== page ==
By Mike Pearson
Mike Durkin’s dream had been fulfilled when he became a member of the 1976 U.S. Olympic track and field team on June 27, 1976. Now, it was time to actually wear the red, white and blue uniform at Olympic Stadium’s opening ceremonies in Montreal.
In today’s installment of Legends, Lists & Lore, the Illini icon recalls his 1976 Olympic experience, about earning a spot on America’s 1980 squad and about his disappointment when America boycotted the Olympic Games in Moscow.
(July 29, 1976 — second of five preliminary heats of the Olympic 1,500 meters) “The first heat went in 3:44 and they took the top three runners and the next three fastest non-qualifiers. So, three guys went with a 3:44. I had some decent runners in my heat, including (Great Britain’s) Steve Ovett. With a lap to go, I was making my move coming up the homestretch and we get out to the turn. Instead of keeping my momentum going, I decided not to run wide on the turn. I shut down slightly to get closer to the rail. When we got to the backstretch, the guys up in front just took off before I got to that point. I was just chasing the last 300 meters. I finished fifth in my heat. I ran 3:38.7 (a 3:55 mile). After that first heat, I thought I was going to be one of those qualifiers. I had the second-fastest qualifying time. John Walker, the eventual Olympic champion, was in the fourth heat. He had run the 800 earlier in the Games and didn’t do well, so he wanted to show everybody that he was in monster shape and he was 3:36 something (3:36.87) in his heat. He dragged his guys to great times, including one that was a tenth of a second faster than me. I had the 10th-fastest time in the 1976 Games, including the finals, but I didn’t make it out of the first round. I did set an Olympic record for the fastest non-qualifier in history. That’s a helluva honor to have, isn’t it?’”
(On deciding whether to train for a berth on the 1980 team) “In the Fall of ’78, I started thinking about the (1980) Olympic Games. I wanted to prove that 1976 wasn’t a fluke. That was my motivation. The plan was that my wife and I would go to Moscow. I had missed two years, so I was really behind the eight ball, really playing catch-up. Nineteen-seventy-nine had been a struggle, but I was able to break four minutes again. I was never in as great of shape as I was in ’76, but I was very competitive and ran 3:39 to make the team. It was just the opposite of what had happened to me in ’76. With a lap to go (at the 1980 Trials), I was fourth and third place was probably 20 yards ahead of me. It’s not easy to make up that ground, but I never quit. I caught that fourth-place runner with 10 yards to go and slid into third. I have a photograph on my piano at home. There were three of us — Steve Scott, Steve Lacy and me — with probably only 6 inches between us. But I was third and I was on that team. The difference between making the team or being forever disappointed with a fourth place was a microsecond.”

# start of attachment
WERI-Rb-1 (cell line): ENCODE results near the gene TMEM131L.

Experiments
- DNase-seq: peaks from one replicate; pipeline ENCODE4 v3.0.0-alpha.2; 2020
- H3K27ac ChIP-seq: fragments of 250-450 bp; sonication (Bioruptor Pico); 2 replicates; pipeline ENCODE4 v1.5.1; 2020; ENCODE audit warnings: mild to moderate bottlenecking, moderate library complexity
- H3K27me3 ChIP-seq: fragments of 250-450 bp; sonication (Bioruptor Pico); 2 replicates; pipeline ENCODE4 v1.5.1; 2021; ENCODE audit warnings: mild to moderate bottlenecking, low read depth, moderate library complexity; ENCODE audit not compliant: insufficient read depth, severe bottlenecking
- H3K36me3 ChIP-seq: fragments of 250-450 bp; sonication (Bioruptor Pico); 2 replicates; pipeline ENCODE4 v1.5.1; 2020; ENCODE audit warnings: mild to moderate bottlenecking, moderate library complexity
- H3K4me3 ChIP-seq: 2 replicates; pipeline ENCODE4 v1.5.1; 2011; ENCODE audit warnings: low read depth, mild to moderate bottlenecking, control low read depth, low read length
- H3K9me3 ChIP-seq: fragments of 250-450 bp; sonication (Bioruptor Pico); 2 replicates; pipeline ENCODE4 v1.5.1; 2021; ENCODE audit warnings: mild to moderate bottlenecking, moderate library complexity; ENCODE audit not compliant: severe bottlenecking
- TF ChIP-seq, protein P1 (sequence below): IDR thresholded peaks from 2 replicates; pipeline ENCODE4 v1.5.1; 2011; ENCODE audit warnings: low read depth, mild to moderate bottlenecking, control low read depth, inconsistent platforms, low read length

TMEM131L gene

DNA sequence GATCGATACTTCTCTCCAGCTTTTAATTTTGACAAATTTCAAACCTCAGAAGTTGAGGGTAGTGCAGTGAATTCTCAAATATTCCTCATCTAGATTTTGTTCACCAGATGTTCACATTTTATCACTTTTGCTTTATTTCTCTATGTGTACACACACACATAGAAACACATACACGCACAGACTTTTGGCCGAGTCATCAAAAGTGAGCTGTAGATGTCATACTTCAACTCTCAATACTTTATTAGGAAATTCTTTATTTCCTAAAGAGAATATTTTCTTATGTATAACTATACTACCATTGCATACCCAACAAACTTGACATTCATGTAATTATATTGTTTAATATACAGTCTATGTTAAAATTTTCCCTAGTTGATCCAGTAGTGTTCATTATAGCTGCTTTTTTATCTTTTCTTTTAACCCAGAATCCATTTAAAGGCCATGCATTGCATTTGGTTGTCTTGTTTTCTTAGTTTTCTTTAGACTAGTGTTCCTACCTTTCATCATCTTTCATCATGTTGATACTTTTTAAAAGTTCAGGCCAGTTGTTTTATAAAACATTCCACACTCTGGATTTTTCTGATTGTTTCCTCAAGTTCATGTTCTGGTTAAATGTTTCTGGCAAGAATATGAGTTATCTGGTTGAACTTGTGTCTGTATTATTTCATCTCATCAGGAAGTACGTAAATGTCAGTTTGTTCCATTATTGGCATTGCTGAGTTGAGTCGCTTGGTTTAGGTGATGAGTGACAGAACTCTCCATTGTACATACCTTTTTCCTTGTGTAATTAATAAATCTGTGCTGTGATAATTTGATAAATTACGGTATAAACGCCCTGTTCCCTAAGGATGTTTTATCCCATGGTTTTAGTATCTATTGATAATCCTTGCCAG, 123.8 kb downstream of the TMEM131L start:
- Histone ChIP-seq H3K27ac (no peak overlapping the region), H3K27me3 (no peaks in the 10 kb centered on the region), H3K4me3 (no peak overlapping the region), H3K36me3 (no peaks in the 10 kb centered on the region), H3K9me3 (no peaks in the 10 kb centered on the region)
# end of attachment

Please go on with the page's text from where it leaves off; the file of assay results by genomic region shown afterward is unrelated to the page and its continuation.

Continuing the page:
(Learning about President Jimmy Carter’s decision for the U.S. to boycott the ’80 games) “It’s seared in my mind. It was the middle of February and about 9 o’clock at night. I had passed the bar in ’78, so I was a practicing attorney at that point. I would come home from putting in a full day of work and then go out and train. On this particular night it was really cold, a lot of snow, so I was sitting in the bathtub, trying to thaw out. My wife came in and said, ‘Oh my God, I just heard on the news that President Carter said we’re going to boycott the Olympics.’ I was like, ‘Oh, that’s just talk. He’s just trying to pressure the Soviets. They’re never going to boycott the Olympics.’ But, as the days went on, it started becoming a reality. It was a hard pill to swallow. I predicted that in 1980 the Soviet bloc would boycott the ’84 Games in L.A. There’s no way the Soviet Union is going to come to America if America boycotts the Moscow Games, and that became a reality. I thought it was a futile gesture. There were a helluva lot more things the U.S. could have done to economically boycott the Soviet Union — grain shipments, etc. — everything we had in our power. But to take innocent athletes that were competing in a spirit of friendship, then to put them on the front lines and make them the only people that would sacrifice in this effort I thought was a ridiculous gesture and meaningless. You knew that the Soviet propaganda machine was just going to spin that the Americans were just afraid to come and compete against the Soviet athletes on their home ground … the weak Americans, etcetera. The irony is that I went to Europe and, a week after the Games, I raced against Soviet athletes … the way it should be.”
A member of the Rosemont law firm of Storino, Ramello & Durkin, Mike Durkin has been married to his wife, Joannie, for 43 years. They have three grandsons.
Sunday: Hugh Thornton, football (29)
Monday: Tevian Jones, basketball (20)
Tuesday: Gregg Schumacher, football (78)
Wednesday: Steve Lanter, basketball (62)
Thursday: Josh Brent, football (32)
Friday: Kris Dupps, basketball
Saturday: Christion Abercrombie, football (22)